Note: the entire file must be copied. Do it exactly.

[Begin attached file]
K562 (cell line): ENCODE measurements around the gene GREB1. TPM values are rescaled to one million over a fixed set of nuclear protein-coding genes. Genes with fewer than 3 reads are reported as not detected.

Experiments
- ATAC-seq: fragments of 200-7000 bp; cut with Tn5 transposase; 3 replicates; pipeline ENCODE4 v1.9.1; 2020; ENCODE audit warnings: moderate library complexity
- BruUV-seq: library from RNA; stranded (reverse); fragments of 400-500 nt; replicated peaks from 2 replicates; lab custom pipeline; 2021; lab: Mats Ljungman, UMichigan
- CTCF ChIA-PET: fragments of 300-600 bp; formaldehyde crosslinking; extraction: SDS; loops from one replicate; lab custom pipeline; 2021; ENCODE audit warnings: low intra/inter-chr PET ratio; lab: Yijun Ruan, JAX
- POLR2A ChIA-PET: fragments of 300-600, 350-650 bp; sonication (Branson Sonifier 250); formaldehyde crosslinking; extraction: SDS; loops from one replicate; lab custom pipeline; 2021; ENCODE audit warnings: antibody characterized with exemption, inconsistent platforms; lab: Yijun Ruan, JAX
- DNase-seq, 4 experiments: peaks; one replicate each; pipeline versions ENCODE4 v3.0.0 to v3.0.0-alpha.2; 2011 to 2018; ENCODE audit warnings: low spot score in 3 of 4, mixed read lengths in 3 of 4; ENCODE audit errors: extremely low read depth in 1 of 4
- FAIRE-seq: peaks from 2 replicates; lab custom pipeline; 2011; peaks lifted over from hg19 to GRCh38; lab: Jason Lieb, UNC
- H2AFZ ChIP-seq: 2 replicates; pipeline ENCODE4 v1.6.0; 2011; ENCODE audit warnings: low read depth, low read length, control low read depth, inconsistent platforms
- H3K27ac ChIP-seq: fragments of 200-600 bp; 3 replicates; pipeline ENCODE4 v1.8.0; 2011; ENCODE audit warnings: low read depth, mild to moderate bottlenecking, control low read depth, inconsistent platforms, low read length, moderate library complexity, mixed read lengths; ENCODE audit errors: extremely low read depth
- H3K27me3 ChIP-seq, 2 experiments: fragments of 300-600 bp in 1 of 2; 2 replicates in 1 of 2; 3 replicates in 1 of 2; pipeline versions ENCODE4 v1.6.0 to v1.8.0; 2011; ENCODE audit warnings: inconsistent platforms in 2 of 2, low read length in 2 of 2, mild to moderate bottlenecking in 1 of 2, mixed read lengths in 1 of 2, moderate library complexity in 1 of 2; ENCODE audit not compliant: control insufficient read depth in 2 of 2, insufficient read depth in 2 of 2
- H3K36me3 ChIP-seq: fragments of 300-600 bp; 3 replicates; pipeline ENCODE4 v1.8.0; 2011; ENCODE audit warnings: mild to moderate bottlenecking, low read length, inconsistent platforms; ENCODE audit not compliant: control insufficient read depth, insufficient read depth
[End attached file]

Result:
K562 (cell line): ENCODE measurements around the gene GREB1. TPM values are rescaled to one million over a fixed set of nuclear protein-coding genes. Genes with fewer than 3 reads are reported as not detected.

Experiments
- ATAC-seq: fragments of 200-7000 bp; cut with Tn5 transposase; 3 replicates; pipeline ENCODE4 v1.9.1; 2020; ENCODE audit warnings: moderate library complexity
- BruUV-seq: library from RNA; stranded (reverse); fragments of 400-500 nt; replicated peaks from 2 replicates; lab custom pipeline; 2021; lab: Mats Ljungman, UMichigan
- CTCF ChIA-PET: fragments of 300-600 bp; formaldehyde crosslinking; extraction: SDS; loops from one replicate; lab custom pipeline; 2021; ENCODE audit warnings: low intra/inter-chr PET ratio; lab: Yijun Ruan, JAX
- POLR2A ChIA-PET: fragments of 300-600, 350-650 bp; sonication (Branson Sonifier 250); formaldehyde crosslinking; extraction: SDS; loops from one replicate; lab custom pipeline; 2021; ENCODE audit warnings: antibody characterized with exemption, inconsistent platforms; lab: Yijun Ruan, JAX
- DNase-seq, 4 experiments: peaks; one replicate each; pipeline versions ENCODE4 v3.0.0 to v3.0.0-alpha.2; 2011 to 2018; ENCODE audit warnings: low spot score in 3 of 4, mixed read lengths in 3 of 4; ENCODE audit errors: extremely low read depth in 1 of 4
- FAIRE-seq: peaks from 2 replicates; lab custom pipeline; 2011; peaks lifted over from hg19 to GRCh38; lab: Jason Lieb, UNC
- H2AFZ ChIP-seq: 2 replicates; pipeline ENCODE4 v1.6.0; 2011; ENCODE audit warnings: low read depth, low read length, control low read depth, inconsistent platforms
- H3K27ac ChIP-seq: fragments of 200-600 bp; 3 replicates; pipeline ENCODE4 v1.8.0; 2011; ENCODE audit warnings: low read depth, mild to moderate bottlenecking, control low read depth, inconsistent platforms, low read length, moderate library complexity, mixed read lengths; ENCODE audit errors: extremely low read depth
- H3K27me3 ChIP-seq, 2 experiments: fragments of 300-600 bp in 1 of 2; 2 replicates in 1 of 2; 3 replicates in 1 of 2; pipeline versions ENCODE4 v1.6.0 to v1.8.0; 2011; ENCODE audit warnings: inconsistent platforms in 2 of 2, low read length in 2 of 2, mild to moderate bottlenecking in 1 of 2, mixed read lengths in 1 of 2, moderate library complexity in 1 of 2; ENCODE audit not compliant: control insufficient read depth in 2 of 2, insufficient read depth in 2 of 2
- H3K36me3 ChIP-seq: fragments of 300-600 bp; 3 replicates; pipeline ENCODE4 v1.8.0; 2011; ENCODE audit warnings: mild to moderate bottlenecking, low read length, inconsistent platforms; ENCODE audit not compliant: control insufficient read depth, insufficient read depth